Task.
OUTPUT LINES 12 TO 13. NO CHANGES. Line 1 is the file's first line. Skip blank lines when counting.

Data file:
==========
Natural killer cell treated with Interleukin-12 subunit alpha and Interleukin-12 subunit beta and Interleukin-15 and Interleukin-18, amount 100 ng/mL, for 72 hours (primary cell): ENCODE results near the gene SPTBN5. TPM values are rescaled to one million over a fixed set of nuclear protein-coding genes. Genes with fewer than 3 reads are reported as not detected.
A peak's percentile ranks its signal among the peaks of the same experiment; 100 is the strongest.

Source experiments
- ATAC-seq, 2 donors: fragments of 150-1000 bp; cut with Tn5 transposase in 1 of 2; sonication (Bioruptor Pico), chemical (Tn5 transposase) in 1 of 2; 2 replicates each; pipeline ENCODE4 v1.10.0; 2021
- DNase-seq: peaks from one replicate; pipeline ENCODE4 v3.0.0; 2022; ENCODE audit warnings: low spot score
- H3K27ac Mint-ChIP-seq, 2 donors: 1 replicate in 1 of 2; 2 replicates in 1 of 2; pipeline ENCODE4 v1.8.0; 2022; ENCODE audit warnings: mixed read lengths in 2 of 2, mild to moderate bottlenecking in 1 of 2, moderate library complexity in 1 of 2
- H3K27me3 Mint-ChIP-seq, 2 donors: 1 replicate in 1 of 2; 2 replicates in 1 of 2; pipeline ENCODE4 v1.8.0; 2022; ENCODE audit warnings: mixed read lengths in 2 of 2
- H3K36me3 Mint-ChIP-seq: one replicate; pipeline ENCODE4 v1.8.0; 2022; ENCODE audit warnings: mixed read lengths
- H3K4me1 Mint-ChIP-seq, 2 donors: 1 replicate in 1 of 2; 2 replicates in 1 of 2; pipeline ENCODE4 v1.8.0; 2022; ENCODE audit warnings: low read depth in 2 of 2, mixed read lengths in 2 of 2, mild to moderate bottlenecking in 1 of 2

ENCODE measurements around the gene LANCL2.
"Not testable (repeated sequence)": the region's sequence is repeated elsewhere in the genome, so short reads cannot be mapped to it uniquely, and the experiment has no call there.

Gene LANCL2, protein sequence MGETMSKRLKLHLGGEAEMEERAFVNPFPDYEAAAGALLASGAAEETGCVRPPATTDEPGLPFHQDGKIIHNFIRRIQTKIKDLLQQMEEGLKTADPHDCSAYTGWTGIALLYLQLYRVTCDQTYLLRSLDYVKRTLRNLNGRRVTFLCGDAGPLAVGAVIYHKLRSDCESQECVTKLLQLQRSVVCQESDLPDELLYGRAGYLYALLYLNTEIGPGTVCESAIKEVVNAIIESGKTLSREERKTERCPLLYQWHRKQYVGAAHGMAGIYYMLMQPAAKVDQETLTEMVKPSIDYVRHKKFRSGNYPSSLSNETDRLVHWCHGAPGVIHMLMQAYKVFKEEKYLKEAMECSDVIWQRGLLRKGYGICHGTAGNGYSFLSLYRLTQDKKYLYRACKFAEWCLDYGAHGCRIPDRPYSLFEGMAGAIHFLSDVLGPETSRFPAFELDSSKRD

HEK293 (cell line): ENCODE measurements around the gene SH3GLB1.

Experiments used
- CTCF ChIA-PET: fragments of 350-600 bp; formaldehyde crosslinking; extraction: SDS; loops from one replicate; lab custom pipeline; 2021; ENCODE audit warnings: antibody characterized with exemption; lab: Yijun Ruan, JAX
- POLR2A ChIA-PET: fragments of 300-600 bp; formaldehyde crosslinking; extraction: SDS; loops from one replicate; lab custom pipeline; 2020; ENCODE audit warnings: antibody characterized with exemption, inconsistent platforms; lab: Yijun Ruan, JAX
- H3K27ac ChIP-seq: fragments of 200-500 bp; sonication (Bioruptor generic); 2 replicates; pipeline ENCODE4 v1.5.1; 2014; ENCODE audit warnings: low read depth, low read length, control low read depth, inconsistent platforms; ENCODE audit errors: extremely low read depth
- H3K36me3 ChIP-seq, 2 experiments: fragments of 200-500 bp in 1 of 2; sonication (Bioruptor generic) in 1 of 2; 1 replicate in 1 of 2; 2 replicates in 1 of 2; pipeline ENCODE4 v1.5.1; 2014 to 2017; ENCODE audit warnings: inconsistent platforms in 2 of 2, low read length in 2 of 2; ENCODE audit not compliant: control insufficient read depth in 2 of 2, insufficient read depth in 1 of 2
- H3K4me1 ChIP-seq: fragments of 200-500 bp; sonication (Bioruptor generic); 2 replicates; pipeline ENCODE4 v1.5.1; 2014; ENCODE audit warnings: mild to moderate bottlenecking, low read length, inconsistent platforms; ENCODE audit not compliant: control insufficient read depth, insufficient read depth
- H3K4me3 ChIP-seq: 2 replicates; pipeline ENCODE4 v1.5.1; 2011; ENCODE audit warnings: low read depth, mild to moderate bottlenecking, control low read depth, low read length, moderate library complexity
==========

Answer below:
Gene LANCL2, protein sequence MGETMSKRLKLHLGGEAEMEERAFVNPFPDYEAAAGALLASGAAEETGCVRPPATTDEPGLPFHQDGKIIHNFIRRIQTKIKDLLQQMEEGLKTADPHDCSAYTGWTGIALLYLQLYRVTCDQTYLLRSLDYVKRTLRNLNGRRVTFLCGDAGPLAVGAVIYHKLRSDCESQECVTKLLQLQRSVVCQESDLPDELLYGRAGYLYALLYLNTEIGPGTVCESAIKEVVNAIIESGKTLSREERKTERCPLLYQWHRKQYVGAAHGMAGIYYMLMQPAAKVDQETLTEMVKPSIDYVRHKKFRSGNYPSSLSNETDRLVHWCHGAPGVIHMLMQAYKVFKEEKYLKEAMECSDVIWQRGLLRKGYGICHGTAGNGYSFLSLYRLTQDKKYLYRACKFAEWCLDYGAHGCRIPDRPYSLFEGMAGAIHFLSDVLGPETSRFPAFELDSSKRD

HEK293 (cell line): ENCODE measurements around the gene SH3GLB1.